MARCH 24 – APRIL 22, 2006




LINDA SORMIN has exhibited nationally and internationally at Flow Gallery (London, UK, 2006), York Quay Gallery (Toronto, 2005), YingKo Ceramics Museum (Taipei, Taiwan, 2005), Surrey Art Gallery (Surrey, BC, 2004), Lohin-Geduld Gallery (New York 2004), the National Council on Education for the Ceramic Arts (San Diego, 2003 and Baltimore, 2005), and the World Ceramic Biennale (Korea, 2001). Sormin currently lives and works in Vancouver, British Columbia where she teaches ceramics at Emily Carr Institute.




Twentieth century art and social movements offered more than one vision of a world that valued freedom and spontaneity. These values were a challenge to authoritarianism; they also became a foundation from which artists could envision and declare possible future directions of the world. Linda Sormin’s artistic practice is of the 21st century. It does not position itself as the future or as prophetic. To read it in this way is to miss its urgency. Her art is of this moment, amid a continuum of time, but unabashedly about today. As notions of utopianism have changed, and a less linear, more complex sense of the human condition has emerged, 21st century-ism in art is resisting critical analysis that remains concerned only with issues of previous generations. While it is perhaps more obvious that we need to develop a relevant discourse to address forms of art that we consider emerging, this accounts for only a portion of significant artistic practice happening today. We must not underestimate the need to re-consider our approach to all art – to sculptural objects, to materiality and, to the public exhibition space. Linda Sormin’s work invites us to do just that.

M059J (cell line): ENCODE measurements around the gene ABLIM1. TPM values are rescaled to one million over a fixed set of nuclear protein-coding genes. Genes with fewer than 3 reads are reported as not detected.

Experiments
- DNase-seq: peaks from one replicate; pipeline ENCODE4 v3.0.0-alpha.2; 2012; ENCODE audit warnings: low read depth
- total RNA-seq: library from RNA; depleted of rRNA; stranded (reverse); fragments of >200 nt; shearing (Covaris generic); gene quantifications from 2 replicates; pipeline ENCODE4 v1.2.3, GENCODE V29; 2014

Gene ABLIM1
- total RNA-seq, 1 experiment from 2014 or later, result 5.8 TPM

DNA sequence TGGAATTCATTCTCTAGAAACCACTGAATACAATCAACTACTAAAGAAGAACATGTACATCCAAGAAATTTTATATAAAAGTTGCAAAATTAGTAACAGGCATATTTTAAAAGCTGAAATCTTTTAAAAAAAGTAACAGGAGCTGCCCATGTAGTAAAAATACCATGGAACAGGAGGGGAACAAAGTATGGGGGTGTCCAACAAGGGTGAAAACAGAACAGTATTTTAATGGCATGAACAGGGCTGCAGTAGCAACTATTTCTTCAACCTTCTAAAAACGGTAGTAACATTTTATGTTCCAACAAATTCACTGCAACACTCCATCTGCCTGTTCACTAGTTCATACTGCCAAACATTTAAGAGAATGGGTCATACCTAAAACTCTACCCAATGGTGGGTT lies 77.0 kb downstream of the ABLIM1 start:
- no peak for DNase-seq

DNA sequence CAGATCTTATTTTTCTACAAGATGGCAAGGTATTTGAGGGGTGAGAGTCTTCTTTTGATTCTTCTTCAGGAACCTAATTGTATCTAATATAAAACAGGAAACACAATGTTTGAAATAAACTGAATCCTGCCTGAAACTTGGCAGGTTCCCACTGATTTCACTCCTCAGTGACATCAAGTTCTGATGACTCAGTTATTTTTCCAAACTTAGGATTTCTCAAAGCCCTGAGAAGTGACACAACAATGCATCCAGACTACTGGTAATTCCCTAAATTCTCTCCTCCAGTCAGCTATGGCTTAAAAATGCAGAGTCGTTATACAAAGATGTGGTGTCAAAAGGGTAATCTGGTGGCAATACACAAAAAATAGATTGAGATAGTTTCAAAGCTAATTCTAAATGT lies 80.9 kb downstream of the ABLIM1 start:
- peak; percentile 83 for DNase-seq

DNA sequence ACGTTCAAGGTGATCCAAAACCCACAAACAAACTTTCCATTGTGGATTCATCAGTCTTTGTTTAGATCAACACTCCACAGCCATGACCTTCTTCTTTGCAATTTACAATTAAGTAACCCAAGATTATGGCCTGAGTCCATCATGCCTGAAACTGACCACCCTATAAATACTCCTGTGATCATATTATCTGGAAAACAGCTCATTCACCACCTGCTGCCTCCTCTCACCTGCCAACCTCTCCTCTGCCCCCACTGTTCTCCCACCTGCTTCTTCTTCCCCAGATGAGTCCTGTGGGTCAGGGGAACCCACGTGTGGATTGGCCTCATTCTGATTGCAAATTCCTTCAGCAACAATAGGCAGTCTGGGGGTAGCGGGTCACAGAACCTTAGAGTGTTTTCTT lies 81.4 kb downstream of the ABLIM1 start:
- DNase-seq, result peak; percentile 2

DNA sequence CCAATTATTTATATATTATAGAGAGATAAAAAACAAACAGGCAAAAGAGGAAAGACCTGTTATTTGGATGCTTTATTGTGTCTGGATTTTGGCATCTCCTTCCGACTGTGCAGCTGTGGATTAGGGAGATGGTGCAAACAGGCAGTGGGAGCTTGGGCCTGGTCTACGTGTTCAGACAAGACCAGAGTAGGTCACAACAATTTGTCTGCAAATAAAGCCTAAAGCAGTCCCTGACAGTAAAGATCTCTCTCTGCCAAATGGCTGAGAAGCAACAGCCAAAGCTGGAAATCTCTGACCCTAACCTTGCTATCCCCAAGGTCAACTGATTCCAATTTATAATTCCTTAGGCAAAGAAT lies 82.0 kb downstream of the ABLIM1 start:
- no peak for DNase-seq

Metaphysical materiality: matter that is, at once, intentionally fragmented and concrete. Metaphysical materiality (otherwise put: immaterial materiality) is an oxymoron. Or is it a negotiation? The difference seems important. Oxymoron implies something contradictory such as incongruous states of materiality. Negotiation implies co-existence or co-operation; a back and forth that comes to terms with differences. A metaphysical consideration of materiality does not deny the importance of the material object. Quite the contrary. It is, rather, an unaffected response that attempts to call attention to the extensive and dynamic realms in which sculptural form—for example, Ploen-nanofolk by Linda Sormin—is conceived and realized, up to, and during the moment of public encounter. The work is aggressively material, but this is not the totality of the artistic output. It may be tempting at first to assume so. It may also be tempting to completely consume the artwork through the materials and signs that are readable and understandable. The object, however, is not for simple consumption. It is not purely instructive or declarative. It is there to give and take – conversant and generative. It is there to help us re-negotiate our relationship to the world or at least, initiate that dialogue.

Performative is a word Linda Sormin has used to describe her practice. Perhaps much artistic activity could be described as performative, however, there is such a direct translation of process and human doings into matter through Linda’s practice that it seems a particularly appropriate description. Ploen-nanofolk (*1) is not literally in motion or being constructed and reconstructed during public encounter, however, Ploen-nanofolk is never at rest. Upon completion, the work remains delightfully and uncannily resonant with its becoming. The energy encountered and felt in the work stems, in part, from the residual processes of artistic behavior that are carried in the bones of the objects. Put another way, the resonant behaviors and actions, compounded, become how and why the work is dynamically perceived.